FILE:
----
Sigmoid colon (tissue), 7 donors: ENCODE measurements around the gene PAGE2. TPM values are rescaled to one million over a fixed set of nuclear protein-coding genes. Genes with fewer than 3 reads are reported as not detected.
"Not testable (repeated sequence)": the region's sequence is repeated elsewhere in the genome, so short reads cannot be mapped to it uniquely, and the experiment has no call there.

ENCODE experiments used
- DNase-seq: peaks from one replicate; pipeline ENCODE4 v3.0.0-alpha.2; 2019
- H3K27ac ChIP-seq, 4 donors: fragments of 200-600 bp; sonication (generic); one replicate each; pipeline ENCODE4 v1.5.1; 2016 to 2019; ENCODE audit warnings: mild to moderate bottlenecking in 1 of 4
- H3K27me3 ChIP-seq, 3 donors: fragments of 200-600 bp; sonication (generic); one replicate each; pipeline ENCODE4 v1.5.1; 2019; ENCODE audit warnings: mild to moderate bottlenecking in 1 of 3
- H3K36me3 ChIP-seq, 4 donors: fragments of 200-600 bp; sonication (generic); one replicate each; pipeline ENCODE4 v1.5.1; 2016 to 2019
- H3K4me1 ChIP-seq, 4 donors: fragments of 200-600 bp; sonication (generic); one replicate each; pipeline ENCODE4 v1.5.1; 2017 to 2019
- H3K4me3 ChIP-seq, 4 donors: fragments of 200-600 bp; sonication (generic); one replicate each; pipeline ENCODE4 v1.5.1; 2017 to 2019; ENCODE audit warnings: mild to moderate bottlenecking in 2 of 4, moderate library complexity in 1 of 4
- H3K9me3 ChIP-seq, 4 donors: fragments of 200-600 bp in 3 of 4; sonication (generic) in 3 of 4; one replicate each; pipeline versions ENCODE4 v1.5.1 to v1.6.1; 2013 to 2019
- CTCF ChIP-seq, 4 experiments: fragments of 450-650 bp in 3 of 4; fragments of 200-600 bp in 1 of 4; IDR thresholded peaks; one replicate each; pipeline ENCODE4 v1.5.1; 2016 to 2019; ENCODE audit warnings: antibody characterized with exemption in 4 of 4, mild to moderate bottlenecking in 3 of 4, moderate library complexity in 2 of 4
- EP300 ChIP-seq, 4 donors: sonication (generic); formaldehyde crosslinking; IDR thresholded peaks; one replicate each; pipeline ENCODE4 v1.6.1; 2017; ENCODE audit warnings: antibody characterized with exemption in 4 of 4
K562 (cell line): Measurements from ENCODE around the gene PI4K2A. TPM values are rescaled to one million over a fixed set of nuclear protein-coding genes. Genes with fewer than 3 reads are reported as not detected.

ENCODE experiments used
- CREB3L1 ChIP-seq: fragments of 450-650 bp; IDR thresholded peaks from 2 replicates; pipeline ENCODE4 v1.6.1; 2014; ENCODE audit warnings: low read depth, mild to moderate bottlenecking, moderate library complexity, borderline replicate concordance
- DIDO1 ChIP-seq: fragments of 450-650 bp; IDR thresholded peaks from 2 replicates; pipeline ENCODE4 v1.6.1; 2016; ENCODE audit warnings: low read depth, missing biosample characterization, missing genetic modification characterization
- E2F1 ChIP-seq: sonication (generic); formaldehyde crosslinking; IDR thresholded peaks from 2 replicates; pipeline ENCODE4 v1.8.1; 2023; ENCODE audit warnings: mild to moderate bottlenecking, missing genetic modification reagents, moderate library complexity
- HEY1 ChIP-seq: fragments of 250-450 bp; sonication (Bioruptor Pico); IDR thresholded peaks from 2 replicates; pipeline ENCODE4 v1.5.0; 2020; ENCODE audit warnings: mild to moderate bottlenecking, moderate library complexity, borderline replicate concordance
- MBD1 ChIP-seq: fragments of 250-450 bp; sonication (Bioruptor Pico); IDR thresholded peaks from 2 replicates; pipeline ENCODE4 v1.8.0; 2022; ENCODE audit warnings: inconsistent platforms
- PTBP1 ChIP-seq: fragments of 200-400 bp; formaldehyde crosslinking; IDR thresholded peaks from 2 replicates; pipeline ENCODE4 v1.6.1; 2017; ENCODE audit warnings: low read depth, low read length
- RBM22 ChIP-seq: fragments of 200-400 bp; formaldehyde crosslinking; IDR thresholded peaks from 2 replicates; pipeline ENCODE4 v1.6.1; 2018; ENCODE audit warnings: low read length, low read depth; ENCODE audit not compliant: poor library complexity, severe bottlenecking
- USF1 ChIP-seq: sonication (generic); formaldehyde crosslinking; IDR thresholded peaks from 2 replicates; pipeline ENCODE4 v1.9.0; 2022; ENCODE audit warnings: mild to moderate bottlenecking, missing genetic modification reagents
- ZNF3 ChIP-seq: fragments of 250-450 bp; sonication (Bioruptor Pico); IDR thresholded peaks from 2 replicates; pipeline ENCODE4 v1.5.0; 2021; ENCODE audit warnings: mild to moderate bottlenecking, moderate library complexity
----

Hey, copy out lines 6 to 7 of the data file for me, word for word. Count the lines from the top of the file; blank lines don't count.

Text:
- H3K27me3 ChIP-seq, 3 donors: fragments of 200-600 bp; sonication (generic); one replicate each; pipeline ENCODE4 v1.5.1; 2019; ENCODE audit warnings: mild to moderate bottlenecking in 1 of 3
- H3K36me3 ChIP-seq, 4 donors: fragments of 200-600 bp; sonication (generic); one replicate each; pipeline ENCODE4 v1.5.1; 2016 to 2019